Mr. Wilson Gray then came forward and read his amendment a second time, amid loud cheering and a few hisses.

This instance suggests that "to have [one's] shirt out" was already a popular slang phrase or idiom, and that the anonymous speaker was making a jest based on the associated meaning.

From an advertisement for R.T. Parnell's Grand Betting Company in the Alexandra [Victoria] Times (August 13, 1868):

Ginger Chops is a likely looking light chesnut stallion, of a light build, and has had too much hard riding lately, being much in requisition as a hack. While training for this race he has got completely bogged on the 3rd, 4th, 19th, 45th, 48th, 60th, 75th, 76th, and 184th clause swamps, one after the other, where he has been floundering for the last three weeks until he has strained his hind quarters, and got his shirt out. This misfortune arose from his silly attempt to show his points and head "Bill of Costs" and an old Government hack called "Higginbotham." But for this the betting might have been fair on "Ginger."

This item is part of an extended assessment of a series of politicians disguised as racehorses. The factual counterparts of the metaphorical descriptions are lost on me.

From "News and Notes," in the [Brisbane, Queensland] Queenslander (November 13, 1869):

It has become a regular personal quarrel—a war of invective and bitter abuse. I must say that the Government side, considering who and what some who sit on the same side as Ministers really are, and how prone they might be supposed to be to a "ruction" conduct themselves with great forbearance and moderation. A few evenings since though, the member for the Northern Gold Fields, Mr. Hoskins, in replying to Mr. Parkes, "got his shirt out," to use a vulgar expression—which by the way, for the information of the innocents, I may explain means no more harm than this, that a person gets into such a passion that he incontinently pulls off his shirt to fight. The expression, however, is generally used in a figurative sense, and so it is now. Hoskins, adverting to the stern denouncements of Parkes against all corruption, &c., reminded him that he, when Colonial Secretary, on £2000 a year, got a lady member of his own family to earn £20 from the public treasury for translating one or two French pamphlets—which plenty of people not connected with the Minister would have been glad to have done for one-half that, and which indeed, ought to have been done by one of the public servants. Well, the affair was paltry enough, viewed any way, but the attack was justified by the undoubted fact that Mr. Parkes would have been the first to cry out in a similar case. However, he got into a great rage, and made a most indignant speech, declaring that he would never forget this treatment as long as he lived.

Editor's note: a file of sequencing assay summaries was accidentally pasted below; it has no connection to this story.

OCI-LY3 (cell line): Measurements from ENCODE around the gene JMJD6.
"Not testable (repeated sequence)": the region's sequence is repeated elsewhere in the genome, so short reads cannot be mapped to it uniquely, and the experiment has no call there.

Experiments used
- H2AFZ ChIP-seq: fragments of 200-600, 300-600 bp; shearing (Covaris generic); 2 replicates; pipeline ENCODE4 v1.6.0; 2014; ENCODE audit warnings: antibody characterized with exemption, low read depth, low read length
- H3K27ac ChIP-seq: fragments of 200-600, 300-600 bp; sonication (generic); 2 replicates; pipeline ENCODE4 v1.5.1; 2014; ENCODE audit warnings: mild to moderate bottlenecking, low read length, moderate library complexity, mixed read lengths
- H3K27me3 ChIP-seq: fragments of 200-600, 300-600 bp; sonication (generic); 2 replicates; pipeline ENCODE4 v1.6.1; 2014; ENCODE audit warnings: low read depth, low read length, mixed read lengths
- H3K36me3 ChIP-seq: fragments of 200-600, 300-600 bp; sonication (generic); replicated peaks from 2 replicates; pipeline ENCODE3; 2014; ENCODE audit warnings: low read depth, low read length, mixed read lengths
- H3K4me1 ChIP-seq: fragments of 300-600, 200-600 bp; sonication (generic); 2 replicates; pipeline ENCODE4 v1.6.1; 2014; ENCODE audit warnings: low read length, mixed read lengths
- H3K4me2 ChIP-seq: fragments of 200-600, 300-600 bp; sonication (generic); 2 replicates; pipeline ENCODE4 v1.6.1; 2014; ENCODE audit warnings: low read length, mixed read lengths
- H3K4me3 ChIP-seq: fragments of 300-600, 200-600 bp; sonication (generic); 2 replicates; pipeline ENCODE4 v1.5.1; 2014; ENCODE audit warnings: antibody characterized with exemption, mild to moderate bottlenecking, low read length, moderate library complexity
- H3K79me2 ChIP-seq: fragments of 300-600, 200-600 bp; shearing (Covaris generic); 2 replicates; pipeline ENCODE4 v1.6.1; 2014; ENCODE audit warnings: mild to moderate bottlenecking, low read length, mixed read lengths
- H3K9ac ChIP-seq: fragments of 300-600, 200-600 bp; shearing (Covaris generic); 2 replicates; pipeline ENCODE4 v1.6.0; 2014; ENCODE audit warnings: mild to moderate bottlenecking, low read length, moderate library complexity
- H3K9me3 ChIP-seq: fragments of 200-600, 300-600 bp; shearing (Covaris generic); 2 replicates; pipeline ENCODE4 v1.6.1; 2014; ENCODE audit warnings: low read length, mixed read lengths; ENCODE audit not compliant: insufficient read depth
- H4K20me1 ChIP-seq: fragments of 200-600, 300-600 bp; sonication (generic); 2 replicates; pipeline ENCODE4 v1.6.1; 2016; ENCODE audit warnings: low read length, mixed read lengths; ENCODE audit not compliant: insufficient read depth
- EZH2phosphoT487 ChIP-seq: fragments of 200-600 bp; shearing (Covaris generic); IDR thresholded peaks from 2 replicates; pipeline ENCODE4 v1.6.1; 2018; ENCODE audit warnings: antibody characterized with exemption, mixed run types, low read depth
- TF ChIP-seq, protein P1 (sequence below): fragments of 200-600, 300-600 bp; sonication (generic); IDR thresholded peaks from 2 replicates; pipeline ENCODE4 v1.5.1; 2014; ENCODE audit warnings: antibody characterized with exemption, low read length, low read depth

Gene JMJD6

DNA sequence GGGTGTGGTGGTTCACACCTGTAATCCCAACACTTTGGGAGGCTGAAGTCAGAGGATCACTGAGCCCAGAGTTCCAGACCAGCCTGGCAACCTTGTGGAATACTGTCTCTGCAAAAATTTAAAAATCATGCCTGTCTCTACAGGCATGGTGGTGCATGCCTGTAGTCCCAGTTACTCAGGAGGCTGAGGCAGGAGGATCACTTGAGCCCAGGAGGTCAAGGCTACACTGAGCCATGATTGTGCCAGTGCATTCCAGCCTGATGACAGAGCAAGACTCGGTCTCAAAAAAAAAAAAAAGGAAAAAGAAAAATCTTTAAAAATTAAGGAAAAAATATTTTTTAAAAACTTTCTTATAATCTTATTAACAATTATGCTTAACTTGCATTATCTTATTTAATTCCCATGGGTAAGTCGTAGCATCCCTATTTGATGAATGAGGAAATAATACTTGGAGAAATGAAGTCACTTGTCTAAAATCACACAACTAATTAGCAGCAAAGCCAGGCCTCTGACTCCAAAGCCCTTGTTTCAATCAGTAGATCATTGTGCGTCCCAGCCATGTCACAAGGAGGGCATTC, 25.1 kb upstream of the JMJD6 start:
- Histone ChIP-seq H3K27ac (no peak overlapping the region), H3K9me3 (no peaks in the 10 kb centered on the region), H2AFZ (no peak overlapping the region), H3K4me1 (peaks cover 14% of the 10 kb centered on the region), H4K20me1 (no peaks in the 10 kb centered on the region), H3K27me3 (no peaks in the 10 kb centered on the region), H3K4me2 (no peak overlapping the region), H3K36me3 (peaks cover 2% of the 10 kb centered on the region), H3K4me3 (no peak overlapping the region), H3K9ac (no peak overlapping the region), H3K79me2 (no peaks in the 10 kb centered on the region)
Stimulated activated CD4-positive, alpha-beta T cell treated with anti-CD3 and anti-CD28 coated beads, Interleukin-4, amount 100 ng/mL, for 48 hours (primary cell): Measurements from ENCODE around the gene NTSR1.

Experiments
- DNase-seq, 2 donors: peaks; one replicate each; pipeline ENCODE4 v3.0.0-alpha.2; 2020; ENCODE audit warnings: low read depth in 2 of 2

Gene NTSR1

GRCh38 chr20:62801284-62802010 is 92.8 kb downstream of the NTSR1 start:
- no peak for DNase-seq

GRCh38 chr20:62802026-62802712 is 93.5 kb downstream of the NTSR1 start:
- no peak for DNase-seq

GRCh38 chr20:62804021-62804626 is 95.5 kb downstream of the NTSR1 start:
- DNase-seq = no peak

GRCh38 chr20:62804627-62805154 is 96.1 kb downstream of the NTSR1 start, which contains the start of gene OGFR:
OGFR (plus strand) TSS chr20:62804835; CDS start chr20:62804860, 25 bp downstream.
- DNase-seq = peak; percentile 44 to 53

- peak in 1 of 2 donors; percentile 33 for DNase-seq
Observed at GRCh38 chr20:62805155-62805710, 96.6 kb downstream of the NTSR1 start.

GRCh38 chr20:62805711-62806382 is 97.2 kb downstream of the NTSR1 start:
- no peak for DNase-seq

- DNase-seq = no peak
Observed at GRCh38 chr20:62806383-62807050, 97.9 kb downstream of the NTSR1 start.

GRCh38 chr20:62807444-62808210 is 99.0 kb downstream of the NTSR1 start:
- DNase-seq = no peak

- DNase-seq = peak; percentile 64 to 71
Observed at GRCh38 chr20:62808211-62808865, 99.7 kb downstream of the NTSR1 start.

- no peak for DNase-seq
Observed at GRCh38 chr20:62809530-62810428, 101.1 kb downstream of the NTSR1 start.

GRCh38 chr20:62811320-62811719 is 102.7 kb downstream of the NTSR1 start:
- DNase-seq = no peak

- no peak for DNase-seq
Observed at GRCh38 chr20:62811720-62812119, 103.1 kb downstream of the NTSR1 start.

The author of this note (identified as "a Sydney man") conveniently explains that the expression arose in connection with removing one's shirt prior to fighting but subsequently applied in a metaphorical sense to heated disputation or ill feeling.


As "a Sydney man" writing in 1869 informs us, the expression "got his shirt out" referred to removing one's shirt prior to a physical fight—presumably in order to avoid having it bloodied or torn in the course of the ensuing fisticuffs. Pictures of prizefights from this period (and earlier) frequently show the combatants stripped to the waist as they battle in the ring.

The expression was adapted to idiomatic use as a way to indicate that someone had taken umbrage at something someone else had said and was spoiling for a (metaphorical) fight. It follows that "getting [one's] shirt out" is something that the shirt wearer did, upon provocation by someone else. This contrasts with the (admittedly ambiguous) comment that Hotten provides in his 1859 slang dictionary.

The expression probably originated in Britain, from which nineteenth-century colonists then transported it to Australia. It seems never to have caught on in the United States, as none of the instances of "got his shirt out" in the relevant sense that an Elephind search turns up are from that country.

  • when one person makes another... what does makes mean here? A great answer as usual! @Sven Yargs
    – user405662
    Jan 24, 2021 at 8:18

Not the answer you're looking for? Browse other questions tagged or ask your own question.